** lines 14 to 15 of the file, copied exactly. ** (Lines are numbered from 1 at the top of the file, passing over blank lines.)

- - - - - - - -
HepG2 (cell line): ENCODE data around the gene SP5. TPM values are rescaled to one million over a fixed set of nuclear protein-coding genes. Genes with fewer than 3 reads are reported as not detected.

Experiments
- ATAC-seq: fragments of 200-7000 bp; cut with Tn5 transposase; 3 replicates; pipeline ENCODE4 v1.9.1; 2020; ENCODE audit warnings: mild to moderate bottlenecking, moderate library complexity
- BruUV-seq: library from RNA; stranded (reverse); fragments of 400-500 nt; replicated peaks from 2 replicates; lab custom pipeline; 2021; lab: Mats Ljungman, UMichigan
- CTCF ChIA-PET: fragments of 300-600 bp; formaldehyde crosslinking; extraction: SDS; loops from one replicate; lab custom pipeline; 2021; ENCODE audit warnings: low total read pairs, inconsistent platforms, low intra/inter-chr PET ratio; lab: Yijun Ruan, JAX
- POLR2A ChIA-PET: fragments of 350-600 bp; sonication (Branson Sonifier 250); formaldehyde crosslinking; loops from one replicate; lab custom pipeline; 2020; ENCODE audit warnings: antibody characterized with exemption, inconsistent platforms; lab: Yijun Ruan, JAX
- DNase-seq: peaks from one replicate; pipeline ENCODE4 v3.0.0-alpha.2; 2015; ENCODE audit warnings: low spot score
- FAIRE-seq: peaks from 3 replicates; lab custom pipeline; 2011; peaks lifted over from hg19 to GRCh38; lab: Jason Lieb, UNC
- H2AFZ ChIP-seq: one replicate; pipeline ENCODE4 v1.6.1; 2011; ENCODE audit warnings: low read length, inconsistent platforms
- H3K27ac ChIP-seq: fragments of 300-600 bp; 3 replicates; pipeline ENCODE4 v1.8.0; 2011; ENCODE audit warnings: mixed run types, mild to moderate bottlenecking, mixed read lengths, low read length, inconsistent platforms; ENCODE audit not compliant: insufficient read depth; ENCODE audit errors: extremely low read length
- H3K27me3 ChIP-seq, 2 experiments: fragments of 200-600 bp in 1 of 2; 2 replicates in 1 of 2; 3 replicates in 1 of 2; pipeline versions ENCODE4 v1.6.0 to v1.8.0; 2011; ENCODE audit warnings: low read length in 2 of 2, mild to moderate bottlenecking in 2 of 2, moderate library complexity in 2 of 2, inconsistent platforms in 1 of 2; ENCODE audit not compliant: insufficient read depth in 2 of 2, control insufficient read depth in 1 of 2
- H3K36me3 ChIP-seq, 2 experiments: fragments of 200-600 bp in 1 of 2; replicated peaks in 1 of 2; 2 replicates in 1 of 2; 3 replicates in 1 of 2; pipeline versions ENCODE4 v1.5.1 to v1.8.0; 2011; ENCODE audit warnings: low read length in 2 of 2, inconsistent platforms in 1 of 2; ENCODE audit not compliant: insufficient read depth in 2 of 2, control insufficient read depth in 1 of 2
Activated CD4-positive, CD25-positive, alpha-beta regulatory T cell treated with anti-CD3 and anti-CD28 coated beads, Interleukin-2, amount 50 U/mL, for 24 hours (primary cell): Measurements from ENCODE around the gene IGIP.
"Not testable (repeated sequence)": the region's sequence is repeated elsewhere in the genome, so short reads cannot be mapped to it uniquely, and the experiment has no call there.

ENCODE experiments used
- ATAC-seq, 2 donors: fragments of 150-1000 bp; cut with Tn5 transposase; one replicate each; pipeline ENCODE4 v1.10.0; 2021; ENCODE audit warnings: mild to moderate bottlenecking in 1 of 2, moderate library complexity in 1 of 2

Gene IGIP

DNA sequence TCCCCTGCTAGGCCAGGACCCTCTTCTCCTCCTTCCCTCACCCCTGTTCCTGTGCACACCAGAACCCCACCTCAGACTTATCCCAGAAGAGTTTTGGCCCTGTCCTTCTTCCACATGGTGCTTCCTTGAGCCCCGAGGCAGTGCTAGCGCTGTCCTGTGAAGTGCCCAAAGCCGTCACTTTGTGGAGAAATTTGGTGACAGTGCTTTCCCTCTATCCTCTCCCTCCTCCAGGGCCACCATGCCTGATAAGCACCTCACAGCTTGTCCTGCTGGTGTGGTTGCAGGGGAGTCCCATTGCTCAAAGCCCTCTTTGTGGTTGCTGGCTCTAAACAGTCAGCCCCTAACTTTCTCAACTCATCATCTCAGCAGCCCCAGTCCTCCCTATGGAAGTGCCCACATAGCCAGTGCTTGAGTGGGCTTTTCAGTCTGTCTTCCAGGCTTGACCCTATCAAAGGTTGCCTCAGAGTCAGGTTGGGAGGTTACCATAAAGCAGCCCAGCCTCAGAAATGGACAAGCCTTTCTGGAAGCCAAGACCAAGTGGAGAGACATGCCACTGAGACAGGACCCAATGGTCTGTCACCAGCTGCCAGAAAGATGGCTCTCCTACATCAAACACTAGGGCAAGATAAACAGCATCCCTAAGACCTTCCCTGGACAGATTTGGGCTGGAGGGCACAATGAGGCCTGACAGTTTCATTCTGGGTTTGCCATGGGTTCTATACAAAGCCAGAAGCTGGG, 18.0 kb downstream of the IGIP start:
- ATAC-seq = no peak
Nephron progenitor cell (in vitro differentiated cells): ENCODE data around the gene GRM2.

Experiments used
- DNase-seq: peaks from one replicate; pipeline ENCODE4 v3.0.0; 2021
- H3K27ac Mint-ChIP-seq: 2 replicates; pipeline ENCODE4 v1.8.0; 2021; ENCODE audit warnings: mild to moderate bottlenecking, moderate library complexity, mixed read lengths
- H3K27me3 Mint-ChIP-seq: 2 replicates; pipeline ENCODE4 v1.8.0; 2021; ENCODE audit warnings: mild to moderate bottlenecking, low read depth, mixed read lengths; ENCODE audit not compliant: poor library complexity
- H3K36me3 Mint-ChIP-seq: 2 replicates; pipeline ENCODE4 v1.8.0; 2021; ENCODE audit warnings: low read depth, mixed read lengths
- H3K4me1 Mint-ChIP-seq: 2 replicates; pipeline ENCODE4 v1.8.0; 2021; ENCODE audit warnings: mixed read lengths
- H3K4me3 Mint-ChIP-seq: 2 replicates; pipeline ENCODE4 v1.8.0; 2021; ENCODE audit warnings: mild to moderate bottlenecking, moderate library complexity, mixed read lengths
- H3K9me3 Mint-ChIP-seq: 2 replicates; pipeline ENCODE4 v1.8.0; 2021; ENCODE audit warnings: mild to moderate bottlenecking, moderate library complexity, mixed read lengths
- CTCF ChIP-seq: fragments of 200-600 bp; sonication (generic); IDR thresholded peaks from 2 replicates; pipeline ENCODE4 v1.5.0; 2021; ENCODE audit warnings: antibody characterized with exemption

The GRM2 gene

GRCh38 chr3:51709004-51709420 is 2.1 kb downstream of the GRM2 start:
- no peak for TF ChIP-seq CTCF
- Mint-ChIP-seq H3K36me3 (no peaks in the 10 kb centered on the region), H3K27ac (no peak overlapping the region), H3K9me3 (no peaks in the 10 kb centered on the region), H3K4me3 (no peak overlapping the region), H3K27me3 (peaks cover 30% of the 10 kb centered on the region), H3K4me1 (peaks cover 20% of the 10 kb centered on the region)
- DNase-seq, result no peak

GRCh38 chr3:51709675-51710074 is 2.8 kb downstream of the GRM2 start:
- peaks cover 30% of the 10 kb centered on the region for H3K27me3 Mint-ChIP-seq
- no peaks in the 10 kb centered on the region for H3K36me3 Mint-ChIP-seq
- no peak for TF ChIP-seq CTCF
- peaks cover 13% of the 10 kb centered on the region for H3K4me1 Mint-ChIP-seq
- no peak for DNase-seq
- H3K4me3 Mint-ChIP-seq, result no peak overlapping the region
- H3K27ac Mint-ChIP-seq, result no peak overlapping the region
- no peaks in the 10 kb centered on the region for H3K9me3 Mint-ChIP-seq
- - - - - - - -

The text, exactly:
"Not testable (repeated sequence)": the region's sequence is repeated elsewhere in the genome, so short reads cannot be mapped to it uniquely, and the experiment has no call there.

ENCODE experiments used